Is A Diet With Coconut Oil Really Very Risky For Your Brain?
Maybe is the short answer, and so worrying are the data that I’m risking writing this blog. I’m not sure of what answer will emerge, but I’ve been concerned when friends and patients tell me they have followed another doc’s diet and nutritional choice recommendations to choose coconut oil as a preferred cooking fat and a fat to add into their coffee and other liquids like smoothies. So concerned that when a new abstract came out confirming a recent article that showed coconut oil addition to a normal diet caused a really bad problem, it reminded me to tell you about my concern. Concerned for three reasons:
- That these patients may be misled because the data indicate coconut oil may accelerate a horrible problem;
- I worry this doc hasn’t read the older literature which indicates that coconut oil may accelerate brain dysfunction (I did send this doc some of those old articles several years ago—maybe 10 years ago when I first heard him mention coconut oil-- in an attempt to get him to study coconut oil in humans before advocating it in many blogs and books, and even selling it on a related web site).
- I worry this doc’s recommendation --that this oil is a healthy cooking fat--will be advocated and accepted as a religious truth and not as the BS (bad science) I believe it may be--by other young docs who are unaware to the 1970’s scientific literature (these articles appear on pages 12 and higher of Google and Google Scholar searches as they are so old, and who wades thru that many pages and citations on Google when the marketers of coconut oil and articles of short term benefits—see below--make the first 11 pages seem to indicate coconut oil has too many benefits to keep wading). The reason to study it in humans—he has enough of a following that many people may develop accelerated brain dysfunction--is that all the data I have seen are only in animal models of brain dysfunction and of MS. And I have seen another doc pick that choice of coconut oil up and advocate it for decreasing brain dysfunction. Scientific study needs to be done in humans after animal and computer models are used for the same reason why basketball games are played (how could the CAVs come back from a 3-1 deficit in the NBA finals last year?). Humans do not always follow the most likely scripts. But in the meantime, and until it is proven safe for your brain and nervous system, I’d suggest you select only fats that have been shown to love your body back.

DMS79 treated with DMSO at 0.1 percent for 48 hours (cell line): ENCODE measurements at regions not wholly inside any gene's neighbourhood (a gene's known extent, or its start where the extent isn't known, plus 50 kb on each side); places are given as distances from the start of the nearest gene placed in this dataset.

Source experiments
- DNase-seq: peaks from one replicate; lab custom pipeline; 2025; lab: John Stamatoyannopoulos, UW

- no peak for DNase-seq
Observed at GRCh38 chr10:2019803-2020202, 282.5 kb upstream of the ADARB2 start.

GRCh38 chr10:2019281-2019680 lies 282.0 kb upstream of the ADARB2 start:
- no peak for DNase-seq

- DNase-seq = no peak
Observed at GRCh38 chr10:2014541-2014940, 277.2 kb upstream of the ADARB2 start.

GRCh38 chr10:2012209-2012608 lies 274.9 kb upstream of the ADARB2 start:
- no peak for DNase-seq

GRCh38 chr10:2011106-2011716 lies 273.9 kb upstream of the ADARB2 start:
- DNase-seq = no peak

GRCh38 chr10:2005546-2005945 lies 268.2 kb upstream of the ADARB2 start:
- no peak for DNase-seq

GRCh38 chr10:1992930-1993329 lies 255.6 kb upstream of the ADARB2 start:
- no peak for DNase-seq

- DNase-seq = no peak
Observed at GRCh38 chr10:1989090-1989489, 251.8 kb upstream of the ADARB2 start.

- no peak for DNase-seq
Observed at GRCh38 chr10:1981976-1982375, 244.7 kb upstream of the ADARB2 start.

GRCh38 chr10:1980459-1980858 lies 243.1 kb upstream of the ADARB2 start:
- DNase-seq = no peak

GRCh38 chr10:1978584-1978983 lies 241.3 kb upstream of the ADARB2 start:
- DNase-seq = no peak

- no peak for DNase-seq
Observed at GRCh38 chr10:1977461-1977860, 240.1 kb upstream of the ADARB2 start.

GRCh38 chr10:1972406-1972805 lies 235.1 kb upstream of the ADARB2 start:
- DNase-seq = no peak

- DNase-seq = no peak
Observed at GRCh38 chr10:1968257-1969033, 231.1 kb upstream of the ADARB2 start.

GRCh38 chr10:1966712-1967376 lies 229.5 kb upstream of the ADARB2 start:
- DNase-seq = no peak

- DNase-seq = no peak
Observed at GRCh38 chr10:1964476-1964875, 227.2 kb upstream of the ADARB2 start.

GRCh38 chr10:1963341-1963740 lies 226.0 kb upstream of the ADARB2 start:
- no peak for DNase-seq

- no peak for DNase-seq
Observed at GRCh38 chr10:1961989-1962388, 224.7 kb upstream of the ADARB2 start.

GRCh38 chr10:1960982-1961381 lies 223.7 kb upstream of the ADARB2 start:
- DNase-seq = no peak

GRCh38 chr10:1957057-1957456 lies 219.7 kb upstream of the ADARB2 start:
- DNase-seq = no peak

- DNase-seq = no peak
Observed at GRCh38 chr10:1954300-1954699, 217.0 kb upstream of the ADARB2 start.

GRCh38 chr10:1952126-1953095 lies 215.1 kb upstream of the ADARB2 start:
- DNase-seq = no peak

So in this blog, I hope to inform you why I am so cautionary about coconut oil; it has nothing to do with fats in your blood leading to heart disease or not, but rather that researchers in the lab next to mine at NIH in the early 70’s used coconut oil to accelerate brain dysfunction, Alzheimer’s and dementia in animals. And more recently that paper published in a respected peer reviewed journal recently indicated coconut oil accelerates the inflammatory changes in multiple sclerosis that lead to nervous system dysfunction. Multiple sclerosis is a disease thought to be caused by or accelerated by nervous tissue inflammation just like dementia and Alzheimer’s disease are.
Now this side effect relating to accelerating the development of dementia caused by coconut oil in mice and rats and guinea pigs oil isn’t a minor acceleration—it is the human equivalent of bringing it on 16 to 20 years earlier—so instead of 14% of US women developing serious degrees of memory problems at age 83, that 14% would develop them at age 63 to 67 or so if they had used coconut oil as the major fat in their food choices. This earlier development would cost the US an additional 100 billion dollars a year in medical costs by 2024 if just 35% of Americans chose to use coconut oil as their main fat. That mistake to use coconut oil would lead also to too much personal and family costs to even consider. Hopefully 35% don’t and won’t. I realize I am going against the grain of at least two very prominent docs and the marketing might of the Coconut oil industry. But I consider it my duty to inform you of the science in as understandable way as possible. That’s why I wrote the RealAge, YOU books, and now AgeProof books, and put the RealAge test and action items and data on the internet free for you to use—to help you understand the science and make choices informed by data and not just marketing that help you live longer younger (or as we say AgeProof with a younger RealAge—shameless marketing plugs).